DDO Unlimited – Review
From the mighty developers of Asherson’s Call and LOTR Online, comes Dungeon and Dragons Unlimited which was re-launched recently as a micro-transaction mmorpg. The game had low subscription numbers, but with the new model things are going quite good for Turbine, and for us the players also, since we now have the chance to enjoy the game free with few limits – freemium, if I may use this term.
Based on the Dungeon & Dragons tabletop IP, the game features ah… Dungeons and Dragons with some new flavors on top of it. That’s it! That’s all there is! Now you can go play it or play some other game that better suits your tastes. NO! You cannot play COD! Wait! Oh never mind…
One of the biggest differences between your average mmorpg and DDO is the combat. Here the close combat is more active, you have to swing your weapon and block, somewhat like Assassins Creed, but less spectacular. You also get to choose some active skills, based on AD&D system all over again (I hate it!), which most of them are poorly executed in terms of animation and particles, and I rarely notice when I’m using them or not. Yes, I always play a nerfed melee character.
Unfortunately the game is heavily instanced, which is bad on out-doors explorations, and good on in-door adventures – Dungeons. These are everywhere, but these Dungeons are a unique online experience. Here you find real Dungeons, with traps, triggers, mystic monsters and lore, puzzles, and narrator voice of the Game Master. Quite entertaining, I assure you. You never played something similar online or at least I didn’t found anywhere. You enter these Dungeons from Quests, or you discover them out-door and when you complete the dungeon you get a nice chest of “PHAWT LOOT!”. Each Dungeon can be completed in a party or alone on several difficulty levels which bring better rewards and it represents the main source of adventures in the game.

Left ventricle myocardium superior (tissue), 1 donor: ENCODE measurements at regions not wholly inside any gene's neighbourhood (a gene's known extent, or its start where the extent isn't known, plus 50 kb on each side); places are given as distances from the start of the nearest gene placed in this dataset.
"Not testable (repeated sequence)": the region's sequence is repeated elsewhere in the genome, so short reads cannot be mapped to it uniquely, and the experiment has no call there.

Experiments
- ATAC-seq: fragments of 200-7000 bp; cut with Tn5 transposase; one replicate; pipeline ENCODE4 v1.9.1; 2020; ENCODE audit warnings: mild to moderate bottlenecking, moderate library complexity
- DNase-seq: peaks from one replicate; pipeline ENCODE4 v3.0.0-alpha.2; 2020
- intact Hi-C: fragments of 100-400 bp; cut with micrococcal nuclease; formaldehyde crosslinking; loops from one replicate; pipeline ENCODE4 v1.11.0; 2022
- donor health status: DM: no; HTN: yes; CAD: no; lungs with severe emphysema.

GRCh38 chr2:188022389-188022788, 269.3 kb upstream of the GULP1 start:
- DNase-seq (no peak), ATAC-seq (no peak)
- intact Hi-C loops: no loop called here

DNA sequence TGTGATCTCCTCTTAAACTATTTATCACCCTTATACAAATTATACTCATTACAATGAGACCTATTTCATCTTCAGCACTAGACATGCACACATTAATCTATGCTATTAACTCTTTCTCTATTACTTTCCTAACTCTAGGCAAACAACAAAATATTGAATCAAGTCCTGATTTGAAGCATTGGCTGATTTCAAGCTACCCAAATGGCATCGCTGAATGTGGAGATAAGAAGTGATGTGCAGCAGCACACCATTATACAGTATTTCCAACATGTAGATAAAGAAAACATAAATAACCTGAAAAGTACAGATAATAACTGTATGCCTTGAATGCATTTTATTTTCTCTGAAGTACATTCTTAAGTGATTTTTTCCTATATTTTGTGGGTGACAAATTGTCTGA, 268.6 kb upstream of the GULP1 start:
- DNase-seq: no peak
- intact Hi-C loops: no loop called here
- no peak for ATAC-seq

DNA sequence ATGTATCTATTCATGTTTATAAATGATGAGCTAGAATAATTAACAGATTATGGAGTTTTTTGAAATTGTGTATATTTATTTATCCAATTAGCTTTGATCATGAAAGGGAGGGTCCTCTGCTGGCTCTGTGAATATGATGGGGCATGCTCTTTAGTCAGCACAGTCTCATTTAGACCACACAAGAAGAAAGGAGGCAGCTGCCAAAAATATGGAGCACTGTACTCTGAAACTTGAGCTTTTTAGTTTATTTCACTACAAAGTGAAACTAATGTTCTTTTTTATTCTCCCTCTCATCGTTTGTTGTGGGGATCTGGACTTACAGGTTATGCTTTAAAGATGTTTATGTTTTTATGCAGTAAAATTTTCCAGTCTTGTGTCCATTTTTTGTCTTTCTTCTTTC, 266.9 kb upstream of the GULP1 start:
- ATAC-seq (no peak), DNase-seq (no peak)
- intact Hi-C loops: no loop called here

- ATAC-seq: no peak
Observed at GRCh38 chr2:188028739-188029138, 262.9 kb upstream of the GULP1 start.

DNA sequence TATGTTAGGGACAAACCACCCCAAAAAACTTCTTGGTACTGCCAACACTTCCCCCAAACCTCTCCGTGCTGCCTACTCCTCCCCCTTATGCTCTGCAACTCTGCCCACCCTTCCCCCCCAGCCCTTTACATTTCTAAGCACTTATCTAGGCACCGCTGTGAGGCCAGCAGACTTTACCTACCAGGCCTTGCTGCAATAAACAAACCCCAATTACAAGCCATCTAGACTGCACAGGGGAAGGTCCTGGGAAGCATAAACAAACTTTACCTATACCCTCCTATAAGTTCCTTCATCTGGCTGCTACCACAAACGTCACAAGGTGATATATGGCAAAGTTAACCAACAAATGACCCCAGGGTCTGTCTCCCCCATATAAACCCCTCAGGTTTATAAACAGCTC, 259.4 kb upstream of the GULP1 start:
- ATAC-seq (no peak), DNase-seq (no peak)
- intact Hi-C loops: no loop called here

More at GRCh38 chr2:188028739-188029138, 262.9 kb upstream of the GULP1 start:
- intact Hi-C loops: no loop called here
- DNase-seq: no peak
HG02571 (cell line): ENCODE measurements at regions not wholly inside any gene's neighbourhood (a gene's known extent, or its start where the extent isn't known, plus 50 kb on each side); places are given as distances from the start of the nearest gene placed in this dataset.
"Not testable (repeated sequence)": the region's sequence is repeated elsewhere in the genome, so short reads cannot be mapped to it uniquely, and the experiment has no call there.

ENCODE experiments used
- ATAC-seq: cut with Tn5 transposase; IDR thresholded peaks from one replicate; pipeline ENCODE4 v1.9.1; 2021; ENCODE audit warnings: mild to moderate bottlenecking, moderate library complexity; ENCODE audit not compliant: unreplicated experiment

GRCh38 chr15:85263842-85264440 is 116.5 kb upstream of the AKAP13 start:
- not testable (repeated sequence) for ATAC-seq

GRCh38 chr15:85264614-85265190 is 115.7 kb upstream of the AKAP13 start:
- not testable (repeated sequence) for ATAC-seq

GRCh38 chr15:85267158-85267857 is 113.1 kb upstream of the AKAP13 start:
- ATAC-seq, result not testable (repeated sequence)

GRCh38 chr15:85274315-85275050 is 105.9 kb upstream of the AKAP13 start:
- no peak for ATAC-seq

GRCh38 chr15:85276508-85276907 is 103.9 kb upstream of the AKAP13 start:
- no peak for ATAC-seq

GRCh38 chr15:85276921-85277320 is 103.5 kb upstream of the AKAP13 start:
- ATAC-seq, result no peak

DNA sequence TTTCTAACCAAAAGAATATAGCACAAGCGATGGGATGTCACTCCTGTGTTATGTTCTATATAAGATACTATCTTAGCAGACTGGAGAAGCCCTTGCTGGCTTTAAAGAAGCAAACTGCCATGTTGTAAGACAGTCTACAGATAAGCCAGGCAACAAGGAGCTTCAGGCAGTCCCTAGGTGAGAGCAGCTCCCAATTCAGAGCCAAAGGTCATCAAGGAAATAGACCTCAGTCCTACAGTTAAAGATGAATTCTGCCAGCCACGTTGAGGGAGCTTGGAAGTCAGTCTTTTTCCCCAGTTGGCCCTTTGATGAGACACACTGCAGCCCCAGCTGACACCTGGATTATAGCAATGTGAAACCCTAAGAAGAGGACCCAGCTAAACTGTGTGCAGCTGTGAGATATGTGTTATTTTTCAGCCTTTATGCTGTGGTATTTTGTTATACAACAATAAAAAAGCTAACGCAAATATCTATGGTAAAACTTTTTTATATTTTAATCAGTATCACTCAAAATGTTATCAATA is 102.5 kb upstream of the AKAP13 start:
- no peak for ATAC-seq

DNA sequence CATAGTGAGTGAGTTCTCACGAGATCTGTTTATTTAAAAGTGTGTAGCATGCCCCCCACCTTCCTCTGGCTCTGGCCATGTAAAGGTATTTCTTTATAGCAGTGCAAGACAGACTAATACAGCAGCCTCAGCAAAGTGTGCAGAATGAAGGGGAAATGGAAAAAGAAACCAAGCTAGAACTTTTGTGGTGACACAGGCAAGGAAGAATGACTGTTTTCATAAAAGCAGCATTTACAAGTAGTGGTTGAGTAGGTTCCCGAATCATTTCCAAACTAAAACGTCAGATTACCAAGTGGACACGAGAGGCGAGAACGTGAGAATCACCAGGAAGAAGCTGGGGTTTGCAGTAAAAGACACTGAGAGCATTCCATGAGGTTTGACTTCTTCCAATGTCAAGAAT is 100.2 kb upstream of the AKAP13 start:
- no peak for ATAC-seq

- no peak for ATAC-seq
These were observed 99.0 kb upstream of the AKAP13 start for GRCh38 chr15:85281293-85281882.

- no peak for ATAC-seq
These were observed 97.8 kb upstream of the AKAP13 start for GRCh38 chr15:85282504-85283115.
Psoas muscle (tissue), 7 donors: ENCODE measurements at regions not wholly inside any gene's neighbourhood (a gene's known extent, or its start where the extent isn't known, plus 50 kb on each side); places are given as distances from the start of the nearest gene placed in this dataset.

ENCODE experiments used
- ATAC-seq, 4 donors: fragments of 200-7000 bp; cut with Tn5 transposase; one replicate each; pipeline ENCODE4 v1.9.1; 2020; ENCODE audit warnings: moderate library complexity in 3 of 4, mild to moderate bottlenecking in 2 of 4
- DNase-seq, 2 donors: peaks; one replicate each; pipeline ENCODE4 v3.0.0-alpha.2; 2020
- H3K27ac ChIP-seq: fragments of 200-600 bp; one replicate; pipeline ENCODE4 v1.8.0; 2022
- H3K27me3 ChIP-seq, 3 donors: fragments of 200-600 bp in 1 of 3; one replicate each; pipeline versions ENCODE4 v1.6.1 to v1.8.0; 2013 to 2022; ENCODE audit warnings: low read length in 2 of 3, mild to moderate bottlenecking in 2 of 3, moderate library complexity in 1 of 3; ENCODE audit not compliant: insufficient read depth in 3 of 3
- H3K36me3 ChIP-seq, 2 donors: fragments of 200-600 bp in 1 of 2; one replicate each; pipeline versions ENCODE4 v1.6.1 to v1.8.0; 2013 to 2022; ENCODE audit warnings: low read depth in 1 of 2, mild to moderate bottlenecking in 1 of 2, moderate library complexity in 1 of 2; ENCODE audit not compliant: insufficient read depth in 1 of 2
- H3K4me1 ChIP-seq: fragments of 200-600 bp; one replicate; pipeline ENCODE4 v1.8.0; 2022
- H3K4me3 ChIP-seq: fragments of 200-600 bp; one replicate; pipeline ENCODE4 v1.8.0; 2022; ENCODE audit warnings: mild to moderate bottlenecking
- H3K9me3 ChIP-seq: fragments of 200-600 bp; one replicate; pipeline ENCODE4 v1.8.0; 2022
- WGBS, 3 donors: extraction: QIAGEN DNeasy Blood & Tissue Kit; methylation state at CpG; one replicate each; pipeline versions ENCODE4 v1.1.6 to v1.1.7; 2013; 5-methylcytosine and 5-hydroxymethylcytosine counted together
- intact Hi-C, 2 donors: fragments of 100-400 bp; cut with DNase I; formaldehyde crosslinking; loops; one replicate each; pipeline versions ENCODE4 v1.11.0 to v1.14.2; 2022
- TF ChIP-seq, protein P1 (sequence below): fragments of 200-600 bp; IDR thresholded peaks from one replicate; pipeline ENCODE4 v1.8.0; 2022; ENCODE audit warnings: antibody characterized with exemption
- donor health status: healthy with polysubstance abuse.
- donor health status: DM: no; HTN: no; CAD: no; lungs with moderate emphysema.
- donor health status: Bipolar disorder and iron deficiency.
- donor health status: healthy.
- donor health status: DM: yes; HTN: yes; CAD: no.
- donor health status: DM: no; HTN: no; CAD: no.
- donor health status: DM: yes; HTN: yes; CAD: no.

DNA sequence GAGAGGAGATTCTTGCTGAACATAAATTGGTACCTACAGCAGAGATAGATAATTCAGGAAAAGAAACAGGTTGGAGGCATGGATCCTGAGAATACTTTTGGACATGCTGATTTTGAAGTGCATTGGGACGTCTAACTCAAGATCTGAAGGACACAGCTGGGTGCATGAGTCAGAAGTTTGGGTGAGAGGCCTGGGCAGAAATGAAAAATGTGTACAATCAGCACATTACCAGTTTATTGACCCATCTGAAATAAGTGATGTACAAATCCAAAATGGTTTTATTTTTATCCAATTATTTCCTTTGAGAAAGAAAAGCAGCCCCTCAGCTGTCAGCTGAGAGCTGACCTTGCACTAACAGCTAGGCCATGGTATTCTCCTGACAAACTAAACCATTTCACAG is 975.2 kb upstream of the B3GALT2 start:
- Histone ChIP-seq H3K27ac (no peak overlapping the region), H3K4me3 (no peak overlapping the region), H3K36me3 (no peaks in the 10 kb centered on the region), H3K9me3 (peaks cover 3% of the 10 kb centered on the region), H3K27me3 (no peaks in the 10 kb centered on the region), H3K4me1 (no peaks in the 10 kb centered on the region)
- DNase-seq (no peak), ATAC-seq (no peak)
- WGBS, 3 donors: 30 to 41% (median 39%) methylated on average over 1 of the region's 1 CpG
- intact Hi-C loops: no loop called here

The graphics are good, but old age and sins of the past are catching up on the game engine and some texture, animations, effects are far from ok by today’s standards, but they are decent enough to not distract you from the gaming experience. Voices are well done and the voice of the Game Master is a creepy intellectual one which you will grow to love. The sounds and music managed not to impress me at all, but they are there and we can’t do without them.
Well that’s about it, that’s all you can do in DDO. Is it enough? Maybe for a short burst of play times, yes. Overall I find it a casual game, though you can go mad and adventure in several dungeons and get lost there for hours, alone or with friends. Sure there is a poor crafting system which I never experienced in full detail, but from what I heard only high levels can gain something out of it, you also have available hirelings similar to Guild Wars, and PVP in instanced arenas which provides small to no rewards from what I saw. So basically things we’ve done 1 million times, and they’re not worth mentioning, but I did…
While the game is free to play with some limitations, several new adventures are released each month usually for a cost around 5$ or can be bought with Favor which unlocks them, and this favor is received in game, where some hardcore free players can get most of this content free. A guide here: http://furlugedepot.com/2009/09/18/let-free-dom-ring-getting-the-most-out-of-ddo-free-to-play/
There is also a VIP account which holds an active subscription of 14.95$ per month, and gives you access to all adventures and game features.
Overall I find DDO a short but entertaining experience. Based on his instanced unique dungeons and action packed combat, I consider it fun enough to keep you busy for hours. It’s different in a good way, which is something that I can hardly say about the rest of mmorpgs we usually play or discover these days, months, years…
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